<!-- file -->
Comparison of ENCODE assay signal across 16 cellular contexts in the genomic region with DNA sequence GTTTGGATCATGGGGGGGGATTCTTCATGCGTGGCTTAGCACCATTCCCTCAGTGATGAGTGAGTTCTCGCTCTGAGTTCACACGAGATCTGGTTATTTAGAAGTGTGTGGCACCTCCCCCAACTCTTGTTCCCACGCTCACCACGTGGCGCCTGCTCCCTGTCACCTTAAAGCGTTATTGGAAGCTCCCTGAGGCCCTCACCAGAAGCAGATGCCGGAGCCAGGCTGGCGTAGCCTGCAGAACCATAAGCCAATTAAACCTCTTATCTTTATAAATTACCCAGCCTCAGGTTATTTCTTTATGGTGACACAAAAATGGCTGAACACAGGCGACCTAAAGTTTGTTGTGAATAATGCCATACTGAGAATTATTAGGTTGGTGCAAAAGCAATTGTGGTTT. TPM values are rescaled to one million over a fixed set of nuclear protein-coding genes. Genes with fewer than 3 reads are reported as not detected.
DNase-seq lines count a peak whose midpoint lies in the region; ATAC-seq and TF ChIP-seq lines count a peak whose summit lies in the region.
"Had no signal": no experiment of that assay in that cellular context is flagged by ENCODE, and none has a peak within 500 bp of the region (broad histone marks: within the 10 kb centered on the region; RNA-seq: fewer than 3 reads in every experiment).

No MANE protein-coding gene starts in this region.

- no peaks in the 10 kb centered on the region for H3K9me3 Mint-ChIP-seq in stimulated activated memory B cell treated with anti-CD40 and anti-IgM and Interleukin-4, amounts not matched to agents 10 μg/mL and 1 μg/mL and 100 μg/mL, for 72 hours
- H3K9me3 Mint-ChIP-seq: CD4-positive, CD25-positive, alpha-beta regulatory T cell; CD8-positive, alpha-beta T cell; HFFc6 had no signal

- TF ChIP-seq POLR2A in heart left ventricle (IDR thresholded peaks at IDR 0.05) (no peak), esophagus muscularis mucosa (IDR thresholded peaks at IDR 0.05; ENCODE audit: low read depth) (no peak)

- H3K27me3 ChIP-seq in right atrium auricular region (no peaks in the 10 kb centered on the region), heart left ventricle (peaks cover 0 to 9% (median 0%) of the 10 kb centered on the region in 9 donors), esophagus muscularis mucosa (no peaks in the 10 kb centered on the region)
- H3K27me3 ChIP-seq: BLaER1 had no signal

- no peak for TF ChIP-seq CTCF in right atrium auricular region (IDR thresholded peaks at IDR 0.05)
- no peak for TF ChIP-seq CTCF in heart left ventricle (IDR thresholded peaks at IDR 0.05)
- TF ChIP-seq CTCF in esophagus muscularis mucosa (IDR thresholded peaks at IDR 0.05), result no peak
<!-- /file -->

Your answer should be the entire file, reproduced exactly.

Comparison of ENCODE assay signal across 16 cellular contexts in the genomic region with DNA sequence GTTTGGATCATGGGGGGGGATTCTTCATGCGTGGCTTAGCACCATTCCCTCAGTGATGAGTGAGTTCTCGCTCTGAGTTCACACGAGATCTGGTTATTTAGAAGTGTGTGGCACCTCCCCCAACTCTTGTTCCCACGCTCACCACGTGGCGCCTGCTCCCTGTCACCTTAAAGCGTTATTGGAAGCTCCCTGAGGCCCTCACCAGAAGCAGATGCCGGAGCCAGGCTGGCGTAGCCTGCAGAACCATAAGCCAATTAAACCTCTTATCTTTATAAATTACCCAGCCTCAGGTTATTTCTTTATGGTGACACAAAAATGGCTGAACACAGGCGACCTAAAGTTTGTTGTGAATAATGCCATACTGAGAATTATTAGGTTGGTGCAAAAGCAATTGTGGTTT. TPM values are rescaled to one million over a fixed set of nuclear protein-coding genes. Genes with fewer than 3 reads are reported as not detected.
DNase-seq lines count a peak whose midpoint lies in the region; ATAC-seq and TF ChIP-seq lines count a peak whose summit lies in the region.
"Had no signal": no experiment of that assay in that cellular context is flagged by ENCODE, and none has a peak within 500 bp of the region (broad histone marks: within the 10 kb centered on the region; RNA-seq: fewer than 3 reads in every experiment).

No MANE protein-coding gene starts in this region.

- no peaks in the 10 kb centered on the region for H3K9me3 Mint-ChIP-seq in stimulated activated memory B cell treated with anti-CD40 and anti-IgM and Interleukin-4, amounts not matched to agents 10 μg/mL and 1 μg/mL and 100 μg/mL, for 72 hours
- H3K9me3 Mint-ChIP-seq: CD4-positive, CD25-positive, alpha-beta regulatory T cell; CD8-positive, alpha-beta T cell; HFFc6 had no signal

- TF ChIP-seq POLR2A in heart left ventricle (IDR thresholded peaks at IDR 0.05) (no peak), esophagus muscularis mucosa (IDR thresholded peaks at IDR 0.05; ENCODE audit: low read depth) (no peak)

- H3K27me3 ChIP-seq in right atrium auricular region (no peaks in the 10 kb centered on the region), heart left ventricle (peaks cover 0 to 9% (median 0%) of the 10 kb centered on the region in 9 donors), esophagus muscularis mucosa (no peaks in the 10 kb centered on the region)
- H3K27me3 ChIP-seq: BLaER1 had no signal

- no peak for TF ChIP-seq CTCF in right atrium auricular region (IDR thresholded peaks at IDR 0.05)
- no peak for TF ChIP-seq CTCF in heart left ventricle (IDR thresholded peaks at IDR 0.05)
- TF ChIP-seq CTCF in esophagus muscularis mucosa (IDR thresholded peaks at IDR 0.05), result no peak